This month of December 2022, we will be visited by an interesting comet from the depths of the Oort cloud, we will be showered by up to 120 meteors per hour during the Geminid meteor shower peak, and we will be able to observe Mars and Mercury under great conditions.
November will be slightly less eventful than the last month in terms of stargazing events, but there will still be some highlights such as a total lunar eclipse, the perigee of Mars, the Leonids and a few smaller meteor showers. A new addition to these calendars will also include the best times to observe major asteroids and comets.
Like last month, this will be an eventful one, including several meteor showers and a partial solar eclipse. Take a look at all of these astronomical events that await us this month in this stargazing calendar for October 2022.
After a long hiatus, we at CosmoBC decided to bring back the monthly stargazing calendar. We hope to help you keep track of the best astronomical events you may wish to observe in the night sky this coming month of September.
On June 3 Saturn will be at opposition, which means it will be at its closest approach to Earth and its face will be fully illuminated by the Sun. This is the best time to view and photograph Saturn and its moons because it will be brighter than any other time of the year and will be visible all night long.
Early this month on the night of May 5 and 6 the Eta Aquarids meteor shower will peak. It is an above average shower, capable of producing up to 60 meteors per hour at its peak, however most of the activity will be seen in the Southern Hemisphere. In the Northern Hemisphere, the rate can reach only about 30 meteors per hour.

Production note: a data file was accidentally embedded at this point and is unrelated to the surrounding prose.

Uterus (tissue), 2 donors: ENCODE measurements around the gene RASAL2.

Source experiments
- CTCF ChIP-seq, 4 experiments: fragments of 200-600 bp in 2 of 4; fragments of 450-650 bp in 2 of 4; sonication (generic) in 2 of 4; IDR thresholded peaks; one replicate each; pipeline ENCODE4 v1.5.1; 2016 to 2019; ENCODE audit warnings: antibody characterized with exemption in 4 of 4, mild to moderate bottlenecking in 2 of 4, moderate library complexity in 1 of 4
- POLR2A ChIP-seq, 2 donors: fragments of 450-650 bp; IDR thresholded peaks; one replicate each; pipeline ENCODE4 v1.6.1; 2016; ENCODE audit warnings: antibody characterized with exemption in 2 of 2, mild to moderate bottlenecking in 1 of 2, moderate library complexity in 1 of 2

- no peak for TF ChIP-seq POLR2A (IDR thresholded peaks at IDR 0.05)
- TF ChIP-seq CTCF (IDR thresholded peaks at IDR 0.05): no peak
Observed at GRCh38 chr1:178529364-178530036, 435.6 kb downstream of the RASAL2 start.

On the night of April 22 and 23 the Lyrids meteor shower will peak. It is an average shower, usually producing about 20 meteors per hour at its peak, although some meteors may be seen any time from April 16 to 25. It originates from dust particles left behind by comet C/1861 G1 Thatcher, which was discovered in 1861.
This month will have a lot of astronomical events starting on March 8, when Jupiter will be at opposition. The gas giant will be at its closest approach to Earth and its face will be fully illuminated by the Sun. This means that it will be brighter than any other time of the year and will be visible all night long.
On February 7 Mercury will be at greatest western elongation of 25.6 degrees from the Sun. This makes it the best time to view Mercury since it will be at its highest point above the horizon in the morning sky. Look for the planet low in the eastern sky just before sunrise.
On the night of January 3 and 4 the Quadrantids meteor shower will peak. It is an above average shower, with up to 40 meteors per hour at peak, although some meteors can be visible between January 1 and 5. The meteors originate from dust grains left behind by an extinct comet known as 2003 EH1, which was discovered in 2003.